In May 2018, New York City amended its Administrative Code to require all employers with 15 or more employees provide annual, interactive, anti-sexual harassment training to all employees. New York City also requires training for independent contractors who have performed work in furtherance of the business for more than 90 days and more than 80 hours in a calendar year. New York City’s law takes effect on April 1, 2019. For more detail about the New York State and City legislation, please refer to our prior alerts here and here.

Written Notice and Policy Requirements

In addition to imposing training requirements, lawmakers in Delaware, New York State, and New York City have also passed legislation requiring that employers distribute to employees a sexual harassment information sheet or policy, or display a sexual harassment poster in the workplace.

As of January 1, 2019, Delaware employers must distribute a sexual harassment notice to new employees at the commencement of employment and to current employees by July 1, 2019.

Effective October 9, 2018, pursuant to Labor Law Section 201-G, all New York State employers must provide employees with a sexual harassment prevention policy and a complaint form. The State has prescribed minimum standards for the policy, and published a model policy and complaint form on its website.

As of September 6, 2018, all New York City employers must conspicuously post a sexual harassment prevention poster (in English and Spanish) in employee common areas and distribute to new employees a sexual harassment prevention information sheet (in English or Spanish, depending on the employees preference).

Other states, including California, Maine, Massachusetts, and Vermont, already had some sort of written notice requirement in place. California employers have been required to provide employees with a discrimination, harassment, and retaliation policy. This is in addition to the distribution of the Department of Fair Employment and Housing’s brochure on sexual harassment. Maine requires all employers to post a sexual harassment poster and provide annual, written notice to employees. Massachusetts requires employers with 6 or more employees to adopt a written policy against sexual harassment (the State’s model policy is available here). Vermont requires all employers to display a poster and distribute a policy against sexual harassment (Vermont has published a model policy).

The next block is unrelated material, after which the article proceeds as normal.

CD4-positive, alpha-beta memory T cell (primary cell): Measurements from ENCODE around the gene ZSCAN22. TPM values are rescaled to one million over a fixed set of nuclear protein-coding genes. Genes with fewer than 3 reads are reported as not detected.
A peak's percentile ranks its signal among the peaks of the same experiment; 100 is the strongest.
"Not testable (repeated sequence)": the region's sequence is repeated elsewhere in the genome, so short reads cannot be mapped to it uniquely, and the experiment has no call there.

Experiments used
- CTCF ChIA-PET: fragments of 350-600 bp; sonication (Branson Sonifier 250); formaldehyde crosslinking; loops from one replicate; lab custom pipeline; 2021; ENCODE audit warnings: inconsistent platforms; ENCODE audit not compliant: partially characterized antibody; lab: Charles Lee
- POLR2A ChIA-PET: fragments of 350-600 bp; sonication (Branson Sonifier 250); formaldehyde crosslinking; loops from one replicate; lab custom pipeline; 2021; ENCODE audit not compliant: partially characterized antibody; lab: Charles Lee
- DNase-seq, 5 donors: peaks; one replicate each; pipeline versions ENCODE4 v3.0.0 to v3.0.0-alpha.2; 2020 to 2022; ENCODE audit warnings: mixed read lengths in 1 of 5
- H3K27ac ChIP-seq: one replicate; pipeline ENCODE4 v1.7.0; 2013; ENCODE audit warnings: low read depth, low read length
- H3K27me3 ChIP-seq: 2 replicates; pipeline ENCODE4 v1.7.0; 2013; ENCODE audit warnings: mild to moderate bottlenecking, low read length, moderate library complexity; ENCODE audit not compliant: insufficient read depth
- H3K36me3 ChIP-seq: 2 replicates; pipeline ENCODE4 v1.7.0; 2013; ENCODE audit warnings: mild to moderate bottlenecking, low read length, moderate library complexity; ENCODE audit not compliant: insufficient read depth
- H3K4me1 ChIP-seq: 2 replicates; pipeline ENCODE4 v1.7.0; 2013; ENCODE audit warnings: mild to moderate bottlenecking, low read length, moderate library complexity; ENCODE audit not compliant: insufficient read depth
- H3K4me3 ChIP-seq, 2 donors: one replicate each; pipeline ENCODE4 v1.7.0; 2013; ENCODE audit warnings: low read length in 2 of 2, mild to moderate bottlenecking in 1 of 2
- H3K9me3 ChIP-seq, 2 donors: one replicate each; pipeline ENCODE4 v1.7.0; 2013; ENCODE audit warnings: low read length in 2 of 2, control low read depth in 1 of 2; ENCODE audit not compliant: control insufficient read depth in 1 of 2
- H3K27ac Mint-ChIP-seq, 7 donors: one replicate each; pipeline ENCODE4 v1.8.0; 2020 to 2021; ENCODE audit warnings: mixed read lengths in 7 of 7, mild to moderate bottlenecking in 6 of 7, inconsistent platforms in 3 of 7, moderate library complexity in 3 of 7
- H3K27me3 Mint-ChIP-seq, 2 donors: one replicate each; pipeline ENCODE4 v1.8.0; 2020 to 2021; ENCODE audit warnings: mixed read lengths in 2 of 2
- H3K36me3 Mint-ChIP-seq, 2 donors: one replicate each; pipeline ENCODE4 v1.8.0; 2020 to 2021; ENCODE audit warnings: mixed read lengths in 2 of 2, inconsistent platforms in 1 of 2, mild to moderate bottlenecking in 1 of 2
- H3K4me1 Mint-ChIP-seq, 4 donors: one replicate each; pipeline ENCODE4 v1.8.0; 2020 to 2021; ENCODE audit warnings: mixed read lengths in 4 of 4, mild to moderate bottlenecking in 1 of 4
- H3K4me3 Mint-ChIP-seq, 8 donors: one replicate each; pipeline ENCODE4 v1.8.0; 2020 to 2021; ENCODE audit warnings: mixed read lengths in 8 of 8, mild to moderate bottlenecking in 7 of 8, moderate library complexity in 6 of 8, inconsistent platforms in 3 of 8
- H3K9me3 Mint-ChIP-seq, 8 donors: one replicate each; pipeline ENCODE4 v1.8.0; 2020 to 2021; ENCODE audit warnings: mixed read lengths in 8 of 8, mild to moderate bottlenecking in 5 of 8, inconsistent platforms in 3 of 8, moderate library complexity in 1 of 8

Reporting Obligations & Expanded Government Oversight

Maryland’s recently-enacted Disclosing Sexual Harassment in the Workplace Act requires employers with 50 or more employees to submit a survey to the Maryland Commission on Human Rights on or before July 1, 2020 and again on or before July 1, 2022. The survey must report: (1) the number of settlements made after an allegation of sexual harassment; (2) the number of times the employer paid settlements in reference to sexual harassment claims made against the same employee over the last 10 years; and (3) the number of sexual harassment settlements that contained non-disclosure provisions. The Commission will publish the aggregate results of the surveys on its website and submit an executive summary to the Governor.

Vermont’s new law authorizes the Vermont Attorney General to enter and inspect any place of business or employment, question any person who is authorized by the employer to receive or investigate complaints of sexual harassment, and examine an employer’s records, policies, procedures, and training materials related to the prevention of sexual harassment. The Attorney General, as a result of his investigation, may require the employer to provide annual training to all employees and/or to conduct an annual, anonymous working-climate survey.

Employer Takeaway

Employers with employees in any of these jurisdictions should be aware of these new laws and ensure that they are in full compliance. Seyfarth attorneys are available to advise employers on any aspect of these laws.